Snowpiercer is one of those one-in-a-million premises that examines these questions (Among others) nicely. The entire setup (Which probably sounded completely ridiculous on paper) just loans itself to a plethora of ideas. This movie gives itself a lot of directions which is a very important virtue. It may sound pretty basic (All of humanity stuck on one choo-choo train? How absurd!) but it builds a complex world around it.
I also enjoyed the use of practical effects and sets. You can tell that the producers didn’t lazily push the actors in front of the green screen; instead, they took the time to build the railcars and effectively created a cramped yet interesting atmosphere. In addition, its harder for actors to do their shop in front of a hanging green sheet instead (See the Star Wars prequels).

And how about Chris Evans? These past two years have been awfully good to him and he finally has someone other than Marvel to thank. Chris Evans is a likeable lead who’s relatively flexible with his roles. In short, he’s come a long way from Fantastic Four and I’d certainly like to see more of him. The rest of cast work very well with their characters also.

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Overall, Snowpiercer was one rewarding flick. If you can suspend enough belief to get invested in its premise, you will not be disappointed. I guarantee it.

It’s been a good year for sci-fi, eh?
~Zach

 

IMDB: 7.0 
Metacritic: 84
Rotten Tomatoes: 95%

Captain America 2: The Winter Soldier

This week we’ll be tackling the Marvel Cinematic Universe’s latest feature, Captain America 2: The Winter Soldier. Directed by Anthony and Joe Russo and starring Chris Evans, Scarlett Johansson, and Samuel L. Jackson, it is rated PG-13 for intense sequences of violence, gun-play and action.

The next installment in the Marvel Universe involves Captain America (Evans) and Black Widow (Johansson) carrying out an array of missions for SHIELD with the help of the Captain Nick Fury (Jackson). However, as the movie carries on, it becomes apparent that something isn’t right with the organization. Old enemies return, alliances are tested and the captain must survive with constantly shifting circumstances, with the mysterious force of the Winter Soldier (Sebastian Stan) breathing down his neck.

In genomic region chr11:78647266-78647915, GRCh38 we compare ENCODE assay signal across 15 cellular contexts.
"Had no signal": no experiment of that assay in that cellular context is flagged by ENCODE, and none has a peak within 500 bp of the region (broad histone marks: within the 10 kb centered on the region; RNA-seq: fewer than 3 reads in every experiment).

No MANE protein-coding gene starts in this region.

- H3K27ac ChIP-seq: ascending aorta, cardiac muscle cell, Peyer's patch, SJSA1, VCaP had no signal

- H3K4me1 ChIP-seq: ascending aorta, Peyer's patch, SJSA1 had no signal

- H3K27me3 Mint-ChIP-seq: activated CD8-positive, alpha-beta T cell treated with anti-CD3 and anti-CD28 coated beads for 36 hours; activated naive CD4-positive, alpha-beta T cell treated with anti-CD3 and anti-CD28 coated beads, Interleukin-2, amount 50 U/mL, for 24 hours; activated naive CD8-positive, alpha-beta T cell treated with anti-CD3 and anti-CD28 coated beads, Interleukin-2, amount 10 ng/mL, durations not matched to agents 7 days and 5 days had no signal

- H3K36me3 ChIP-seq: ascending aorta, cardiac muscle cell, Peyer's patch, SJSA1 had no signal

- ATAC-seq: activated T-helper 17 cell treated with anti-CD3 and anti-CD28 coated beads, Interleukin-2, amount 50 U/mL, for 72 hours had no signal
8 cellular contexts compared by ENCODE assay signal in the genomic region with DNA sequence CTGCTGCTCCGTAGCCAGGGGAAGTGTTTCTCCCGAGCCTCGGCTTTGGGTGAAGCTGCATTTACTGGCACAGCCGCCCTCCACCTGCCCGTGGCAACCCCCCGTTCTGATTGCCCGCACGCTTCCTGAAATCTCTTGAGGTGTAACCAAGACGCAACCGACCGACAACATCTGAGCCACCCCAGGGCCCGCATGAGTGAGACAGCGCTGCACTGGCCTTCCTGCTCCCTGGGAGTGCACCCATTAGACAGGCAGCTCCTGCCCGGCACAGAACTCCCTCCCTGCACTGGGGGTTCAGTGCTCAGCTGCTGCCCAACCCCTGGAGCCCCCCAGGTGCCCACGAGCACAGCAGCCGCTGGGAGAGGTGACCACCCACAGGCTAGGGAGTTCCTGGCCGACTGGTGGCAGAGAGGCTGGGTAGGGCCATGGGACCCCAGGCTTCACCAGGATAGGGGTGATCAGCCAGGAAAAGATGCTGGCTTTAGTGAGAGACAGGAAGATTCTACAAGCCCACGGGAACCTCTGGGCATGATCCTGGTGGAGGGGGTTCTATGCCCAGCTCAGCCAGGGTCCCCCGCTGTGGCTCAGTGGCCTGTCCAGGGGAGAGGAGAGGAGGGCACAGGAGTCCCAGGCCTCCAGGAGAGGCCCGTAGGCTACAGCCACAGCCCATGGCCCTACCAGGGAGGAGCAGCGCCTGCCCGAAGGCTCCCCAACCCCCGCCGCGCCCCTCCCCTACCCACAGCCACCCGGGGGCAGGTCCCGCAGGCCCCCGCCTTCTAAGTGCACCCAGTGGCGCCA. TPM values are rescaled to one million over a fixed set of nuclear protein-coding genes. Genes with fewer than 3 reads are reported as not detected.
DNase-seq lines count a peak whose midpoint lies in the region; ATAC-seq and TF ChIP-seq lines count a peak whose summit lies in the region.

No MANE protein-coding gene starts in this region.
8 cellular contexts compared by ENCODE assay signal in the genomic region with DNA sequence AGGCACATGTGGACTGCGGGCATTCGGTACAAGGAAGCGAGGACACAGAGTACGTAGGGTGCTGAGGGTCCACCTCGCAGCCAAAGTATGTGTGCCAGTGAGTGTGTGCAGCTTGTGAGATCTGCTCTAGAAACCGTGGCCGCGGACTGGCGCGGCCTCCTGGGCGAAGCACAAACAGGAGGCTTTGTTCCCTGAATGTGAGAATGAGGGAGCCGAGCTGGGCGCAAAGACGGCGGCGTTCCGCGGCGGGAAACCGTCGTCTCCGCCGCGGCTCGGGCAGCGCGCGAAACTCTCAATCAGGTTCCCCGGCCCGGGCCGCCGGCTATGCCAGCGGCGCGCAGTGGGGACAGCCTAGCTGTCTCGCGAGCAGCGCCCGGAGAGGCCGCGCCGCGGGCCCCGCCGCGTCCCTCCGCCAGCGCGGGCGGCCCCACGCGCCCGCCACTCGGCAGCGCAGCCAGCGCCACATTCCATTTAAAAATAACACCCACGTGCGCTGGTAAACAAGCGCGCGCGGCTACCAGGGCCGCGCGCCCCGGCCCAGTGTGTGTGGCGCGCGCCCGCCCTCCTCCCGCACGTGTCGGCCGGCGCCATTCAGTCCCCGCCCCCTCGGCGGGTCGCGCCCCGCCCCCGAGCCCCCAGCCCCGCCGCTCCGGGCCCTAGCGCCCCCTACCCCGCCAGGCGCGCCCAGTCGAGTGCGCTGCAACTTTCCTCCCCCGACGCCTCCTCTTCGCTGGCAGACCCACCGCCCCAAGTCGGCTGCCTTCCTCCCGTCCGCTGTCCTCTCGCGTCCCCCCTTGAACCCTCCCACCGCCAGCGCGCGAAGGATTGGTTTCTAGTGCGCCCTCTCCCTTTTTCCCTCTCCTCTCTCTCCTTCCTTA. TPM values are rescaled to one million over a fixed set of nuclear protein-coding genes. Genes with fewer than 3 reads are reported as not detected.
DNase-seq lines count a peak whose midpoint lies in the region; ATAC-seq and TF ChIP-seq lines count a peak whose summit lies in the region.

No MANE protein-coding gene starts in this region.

9.5 out of 10

Marvel’s most recent fixture is bigger and badder than anything we’ve seen to this point. It’s a 2 hour, 15 minute roller coaster ride that keeps you engaged and on the edge of your seat the entire time.

Captain America: The First Avenger was pretty terrible. It was boring, the action was cheesy, and overall, the connection to Captain America he is known so well for having was missing. Steve Rogers is a character we’re all supposed to be able to empathize with and the first one failed to make his story captivating enough for us. The second one, despite him no longer being a scrawny, regular man, makes it easier for us to enjoy his story. It isn’t ruined by poor pacing and a fruitless plot. Everyone has been in a place where they don’t belong; we can empathize with his struggles of trying to fit in with a completely new time period. We can’t quite say we can understand, but we feel bad for him. And that’s what makes this movie so good. We want Captain America to win, and we feel great everytime he succeeds, and we’re scared everytime he gets knocked down. He’s an extremely likeable character, unlike Thor and Iron Man with their cockiness.

That’s enough with all the analytical, meaningful bullcrap; the real fun in this movie is in its action and integration with the Marvel Universe. Like I said earlier, this movie is a fast-paced ride from beginning to end. The action sequences are well-choreographed, and as a result, a lot of fun to watch. The car chase scene with Nick Fury is extremely badass. The character of the Winter Soldier? Badass. Black Widow? Badass, if used in the right context. The whole movie is a lot of badassness if you ask me. The comedy is not excessive either. It wasn’t forced or overused like it was in Thor 2, nor was it radically underused like the first Captain America. The above average writing mixed with the immensely enjoyable action is what made this movie so good.